A strict code of ethics for international student advisers has been drafted amid concern that United Kingdom universities are exploiting fee-paying overseas students.
Ukcosa, the UK Council for Overseas Student Affairs, and the Association of International Student Advisors, Aisa, are consulting on whether student advisers employed by universities and students' unions should be subject to the code.
A joint consultation paper warns that some advisers, often junior and inexperienced, lack any point of ethical reference, despite the diverse ethical dilemmas they face daily.
Clive Saville, chief executive of Ukcosa, said there were concerns that vulnerable and isolated overseas students may be getting a raw deal as a growing number of junior advisers may feel obliged to work in the interests of their universities.
He said that advisers face pressure to block students' access to complaints procedures or to misinform them of their legal rights in disputes with their institutions.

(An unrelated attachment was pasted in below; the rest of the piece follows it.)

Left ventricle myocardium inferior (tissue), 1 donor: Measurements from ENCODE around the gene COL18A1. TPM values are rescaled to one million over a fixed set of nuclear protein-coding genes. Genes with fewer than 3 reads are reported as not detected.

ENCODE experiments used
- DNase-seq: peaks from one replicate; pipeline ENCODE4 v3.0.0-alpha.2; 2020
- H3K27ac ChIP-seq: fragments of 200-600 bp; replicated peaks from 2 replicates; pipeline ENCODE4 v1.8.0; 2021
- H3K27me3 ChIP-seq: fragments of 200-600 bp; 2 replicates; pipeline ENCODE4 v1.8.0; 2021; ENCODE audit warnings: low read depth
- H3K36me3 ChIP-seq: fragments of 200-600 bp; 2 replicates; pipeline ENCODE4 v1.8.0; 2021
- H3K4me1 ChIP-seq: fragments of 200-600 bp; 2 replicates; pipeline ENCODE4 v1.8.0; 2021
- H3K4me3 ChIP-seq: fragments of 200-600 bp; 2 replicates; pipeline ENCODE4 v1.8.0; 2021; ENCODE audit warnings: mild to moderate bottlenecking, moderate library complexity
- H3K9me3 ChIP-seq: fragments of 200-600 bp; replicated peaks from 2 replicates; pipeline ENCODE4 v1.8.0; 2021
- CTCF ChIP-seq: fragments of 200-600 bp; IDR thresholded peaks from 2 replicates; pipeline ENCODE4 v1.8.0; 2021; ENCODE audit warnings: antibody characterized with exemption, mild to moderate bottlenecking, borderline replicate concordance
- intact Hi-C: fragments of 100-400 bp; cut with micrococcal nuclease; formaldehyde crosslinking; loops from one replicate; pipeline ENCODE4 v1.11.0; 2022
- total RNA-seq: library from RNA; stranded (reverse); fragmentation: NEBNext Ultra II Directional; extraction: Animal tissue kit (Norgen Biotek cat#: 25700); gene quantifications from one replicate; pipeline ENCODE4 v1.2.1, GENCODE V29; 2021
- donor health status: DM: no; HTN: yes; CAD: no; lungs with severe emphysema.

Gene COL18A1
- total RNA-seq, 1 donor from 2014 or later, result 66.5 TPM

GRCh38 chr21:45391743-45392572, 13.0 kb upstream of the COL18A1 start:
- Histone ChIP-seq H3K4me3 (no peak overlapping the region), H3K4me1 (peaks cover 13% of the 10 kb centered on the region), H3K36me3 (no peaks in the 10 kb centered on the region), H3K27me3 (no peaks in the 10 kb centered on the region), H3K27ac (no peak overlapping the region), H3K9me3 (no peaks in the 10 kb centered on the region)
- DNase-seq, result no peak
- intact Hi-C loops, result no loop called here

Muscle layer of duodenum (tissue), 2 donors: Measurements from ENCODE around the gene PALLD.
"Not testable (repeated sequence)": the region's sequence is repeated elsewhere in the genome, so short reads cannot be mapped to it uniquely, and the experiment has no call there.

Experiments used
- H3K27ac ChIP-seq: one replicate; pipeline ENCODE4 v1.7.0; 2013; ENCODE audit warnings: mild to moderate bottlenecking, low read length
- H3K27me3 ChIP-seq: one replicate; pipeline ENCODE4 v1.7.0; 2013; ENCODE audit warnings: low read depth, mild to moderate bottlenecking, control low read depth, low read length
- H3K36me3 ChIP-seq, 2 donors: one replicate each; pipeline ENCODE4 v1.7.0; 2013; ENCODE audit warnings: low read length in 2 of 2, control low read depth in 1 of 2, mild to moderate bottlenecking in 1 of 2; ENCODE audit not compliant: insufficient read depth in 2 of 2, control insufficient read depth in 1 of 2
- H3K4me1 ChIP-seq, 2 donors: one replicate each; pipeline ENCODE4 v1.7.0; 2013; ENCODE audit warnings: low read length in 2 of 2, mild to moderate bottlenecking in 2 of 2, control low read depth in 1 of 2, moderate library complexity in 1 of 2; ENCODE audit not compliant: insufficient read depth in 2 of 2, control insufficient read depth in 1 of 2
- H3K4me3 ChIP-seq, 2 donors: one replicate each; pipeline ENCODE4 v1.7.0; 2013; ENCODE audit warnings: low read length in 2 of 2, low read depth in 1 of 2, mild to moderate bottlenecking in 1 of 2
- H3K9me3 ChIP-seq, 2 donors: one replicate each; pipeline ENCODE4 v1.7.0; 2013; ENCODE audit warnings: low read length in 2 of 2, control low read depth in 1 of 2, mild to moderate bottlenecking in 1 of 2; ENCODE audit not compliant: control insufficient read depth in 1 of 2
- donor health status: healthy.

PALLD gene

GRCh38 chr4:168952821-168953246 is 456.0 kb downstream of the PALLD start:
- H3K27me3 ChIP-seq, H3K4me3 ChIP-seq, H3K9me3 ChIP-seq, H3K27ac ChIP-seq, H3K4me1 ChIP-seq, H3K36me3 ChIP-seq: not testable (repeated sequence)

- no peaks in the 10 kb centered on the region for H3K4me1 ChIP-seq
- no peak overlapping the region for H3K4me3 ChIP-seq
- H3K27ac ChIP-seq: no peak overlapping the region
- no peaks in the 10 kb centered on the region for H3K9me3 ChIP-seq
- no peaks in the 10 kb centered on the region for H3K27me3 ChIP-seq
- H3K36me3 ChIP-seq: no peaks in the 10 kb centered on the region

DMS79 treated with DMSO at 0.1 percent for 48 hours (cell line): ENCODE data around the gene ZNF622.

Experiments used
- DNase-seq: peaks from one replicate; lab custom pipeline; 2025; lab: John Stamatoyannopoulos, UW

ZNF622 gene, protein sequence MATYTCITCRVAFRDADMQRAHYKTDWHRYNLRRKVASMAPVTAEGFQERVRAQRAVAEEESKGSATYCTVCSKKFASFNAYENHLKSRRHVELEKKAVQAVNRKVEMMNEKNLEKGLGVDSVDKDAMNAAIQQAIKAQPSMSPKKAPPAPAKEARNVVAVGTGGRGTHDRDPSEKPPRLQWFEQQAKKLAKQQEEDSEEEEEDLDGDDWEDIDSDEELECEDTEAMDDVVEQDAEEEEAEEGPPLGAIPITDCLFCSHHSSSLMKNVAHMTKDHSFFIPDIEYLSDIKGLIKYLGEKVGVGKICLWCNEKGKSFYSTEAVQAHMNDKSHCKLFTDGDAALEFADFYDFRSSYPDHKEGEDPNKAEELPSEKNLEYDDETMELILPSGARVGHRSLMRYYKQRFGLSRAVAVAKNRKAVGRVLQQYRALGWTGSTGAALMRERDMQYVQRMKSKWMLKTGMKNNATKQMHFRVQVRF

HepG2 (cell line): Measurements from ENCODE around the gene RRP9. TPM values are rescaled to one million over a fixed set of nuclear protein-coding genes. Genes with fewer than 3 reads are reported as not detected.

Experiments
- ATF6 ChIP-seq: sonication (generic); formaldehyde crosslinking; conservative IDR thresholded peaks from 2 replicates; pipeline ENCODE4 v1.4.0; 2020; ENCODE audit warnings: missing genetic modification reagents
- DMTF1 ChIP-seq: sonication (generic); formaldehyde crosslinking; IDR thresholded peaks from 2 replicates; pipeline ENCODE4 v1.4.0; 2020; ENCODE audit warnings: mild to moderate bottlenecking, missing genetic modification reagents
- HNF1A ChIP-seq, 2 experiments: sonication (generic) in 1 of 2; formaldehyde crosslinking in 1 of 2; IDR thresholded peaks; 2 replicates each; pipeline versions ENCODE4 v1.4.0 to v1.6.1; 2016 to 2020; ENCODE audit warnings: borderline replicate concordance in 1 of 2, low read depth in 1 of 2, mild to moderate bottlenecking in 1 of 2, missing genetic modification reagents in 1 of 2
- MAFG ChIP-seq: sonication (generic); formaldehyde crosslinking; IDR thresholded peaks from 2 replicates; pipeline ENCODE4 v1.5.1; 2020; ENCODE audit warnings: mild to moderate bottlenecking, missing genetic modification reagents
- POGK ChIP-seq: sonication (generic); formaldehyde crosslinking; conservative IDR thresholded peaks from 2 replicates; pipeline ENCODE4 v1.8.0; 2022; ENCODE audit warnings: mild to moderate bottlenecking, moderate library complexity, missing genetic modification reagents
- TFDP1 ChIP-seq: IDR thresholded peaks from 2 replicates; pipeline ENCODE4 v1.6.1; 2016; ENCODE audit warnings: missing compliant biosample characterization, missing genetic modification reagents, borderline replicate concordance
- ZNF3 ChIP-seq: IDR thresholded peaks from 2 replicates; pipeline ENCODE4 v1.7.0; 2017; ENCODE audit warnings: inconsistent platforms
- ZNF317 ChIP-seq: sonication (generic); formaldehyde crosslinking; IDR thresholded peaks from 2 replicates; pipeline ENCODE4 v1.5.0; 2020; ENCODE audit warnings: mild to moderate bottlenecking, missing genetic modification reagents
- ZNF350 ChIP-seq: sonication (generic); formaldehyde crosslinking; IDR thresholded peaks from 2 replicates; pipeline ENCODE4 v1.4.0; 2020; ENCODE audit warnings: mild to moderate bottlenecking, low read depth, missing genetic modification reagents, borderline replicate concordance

A clear professional framework would enable them to resist encouragement from their superiors to "fob off" students.
The code spells out the general responsibility of advisers to "resist pressure" to use their power and influence inappropriately. Advisers should "ensure that students are fully advised of the procedures for them to follow to pursue complaints or to seek redress, or to defend themselves".
The code also outlines rules on personal relationships with students and sets limits for the receipt of gifts, which may be seen as bribes.
The consultation paper suggests that if the code is accepted, Aisa could have a role in policing any violations.
It is proposed that Aisa establish a committee to consider complaints of alleged infractions of the code by its members. Aisa could impose sanctions for breaches of the code, including suspension of Aisa membership.